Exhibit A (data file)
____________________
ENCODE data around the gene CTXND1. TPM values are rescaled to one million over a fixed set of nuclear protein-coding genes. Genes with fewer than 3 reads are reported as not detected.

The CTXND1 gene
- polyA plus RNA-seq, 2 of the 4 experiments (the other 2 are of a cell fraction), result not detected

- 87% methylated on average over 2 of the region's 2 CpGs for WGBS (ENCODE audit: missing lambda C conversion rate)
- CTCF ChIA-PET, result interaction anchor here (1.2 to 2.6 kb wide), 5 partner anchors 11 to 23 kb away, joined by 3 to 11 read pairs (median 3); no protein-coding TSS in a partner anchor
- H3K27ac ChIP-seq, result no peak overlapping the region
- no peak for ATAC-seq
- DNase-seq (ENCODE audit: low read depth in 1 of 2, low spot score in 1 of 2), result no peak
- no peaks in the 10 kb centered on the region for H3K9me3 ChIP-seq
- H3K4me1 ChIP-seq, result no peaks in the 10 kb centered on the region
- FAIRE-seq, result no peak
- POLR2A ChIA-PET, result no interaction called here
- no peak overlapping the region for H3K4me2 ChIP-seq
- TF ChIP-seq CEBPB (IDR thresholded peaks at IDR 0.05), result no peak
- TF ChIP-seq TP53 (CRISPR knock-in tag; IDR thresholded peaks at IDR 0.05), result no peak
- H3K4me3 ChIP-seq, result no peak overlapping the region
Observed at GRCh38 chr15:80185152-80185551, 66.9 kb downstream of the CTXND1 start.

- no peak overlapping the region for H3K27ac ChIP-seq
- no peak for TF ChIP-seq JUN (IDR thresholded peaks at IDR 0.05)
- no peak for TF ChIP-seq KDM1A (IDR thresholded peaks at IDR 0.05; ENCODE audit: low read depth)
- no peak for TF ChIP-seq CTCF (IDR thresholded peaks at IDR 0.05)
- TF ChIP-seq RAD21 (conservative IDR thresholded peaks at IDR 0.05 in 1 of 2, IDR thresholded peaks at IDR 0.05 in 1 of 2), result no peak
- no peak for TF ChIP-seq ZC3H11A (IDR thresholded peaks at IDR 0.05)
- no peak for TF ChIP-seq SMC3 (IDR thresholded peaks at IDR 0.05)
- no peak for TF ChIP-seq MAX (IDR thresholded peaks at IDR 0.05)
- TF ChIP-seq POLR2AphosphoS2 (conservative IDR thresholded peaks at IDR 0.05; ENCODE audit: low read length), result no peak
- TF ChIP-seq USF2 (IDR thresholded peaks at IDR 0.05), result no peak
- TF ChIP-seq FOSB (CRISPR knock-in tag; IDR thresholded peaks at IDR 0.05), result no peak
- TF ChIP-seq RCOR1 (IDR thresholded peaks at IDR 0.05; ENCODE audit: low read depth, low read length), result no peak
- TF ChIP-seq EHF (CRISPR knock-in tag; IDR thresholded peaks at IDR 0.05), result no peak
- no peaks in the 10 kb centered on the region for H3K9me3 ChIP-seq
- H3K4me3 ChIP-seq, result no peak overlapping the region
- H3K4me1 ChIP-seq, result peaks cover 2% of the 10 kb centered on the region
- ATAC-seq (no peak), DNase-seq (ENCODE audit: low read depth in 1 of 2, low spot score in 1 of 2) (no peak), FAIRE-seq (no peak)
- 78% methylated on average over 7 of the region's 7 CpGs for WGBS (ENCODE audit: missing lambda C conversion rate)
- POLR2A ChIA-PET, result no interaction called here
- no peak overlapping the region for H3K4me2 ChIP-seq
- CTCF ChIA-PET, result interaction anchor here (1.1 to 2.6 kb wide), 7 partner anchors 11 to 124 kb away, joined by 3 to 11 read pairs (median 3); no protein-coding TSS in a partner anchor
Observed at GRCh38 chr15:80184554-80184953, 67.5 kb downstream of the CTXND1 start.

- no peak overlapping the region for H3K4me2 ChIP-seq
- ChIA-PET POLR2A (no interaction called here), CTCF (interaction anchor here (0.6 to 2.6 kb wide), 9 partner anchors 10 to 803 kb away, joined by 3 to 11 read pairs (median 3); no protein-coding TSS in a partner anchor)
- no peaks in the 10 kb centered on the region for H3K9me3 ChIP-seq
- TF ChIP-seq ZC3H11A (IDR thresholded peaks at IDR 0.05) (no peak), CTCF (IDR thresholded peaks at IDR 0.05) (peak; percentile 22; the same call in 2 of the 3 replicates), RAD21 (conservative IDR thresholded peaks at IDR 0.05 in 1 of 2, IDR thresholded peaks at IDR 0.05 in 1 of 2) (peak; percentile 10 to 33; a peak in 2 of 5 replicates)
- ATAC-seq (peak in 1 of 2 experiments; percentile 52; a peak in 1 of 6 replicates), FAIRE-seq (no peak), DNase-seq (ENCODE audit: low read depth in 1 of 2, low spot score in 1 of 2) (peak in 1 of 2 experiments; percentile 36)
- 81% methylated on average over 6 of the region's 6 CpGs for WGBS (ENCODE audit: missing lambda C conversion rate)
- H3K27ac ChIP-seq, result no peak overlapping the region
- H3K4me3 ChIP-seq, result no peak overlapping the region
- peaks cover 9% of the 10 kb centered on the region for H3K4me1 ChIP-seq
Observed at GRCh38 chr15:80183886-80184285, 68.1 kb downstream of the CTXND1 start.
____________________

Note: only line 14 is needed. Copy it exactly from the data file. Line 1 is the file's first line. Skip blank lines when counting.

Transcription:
- TF ChIP-seq CEBPB (IDR thresholded peaks at IDR 0.05), result no peak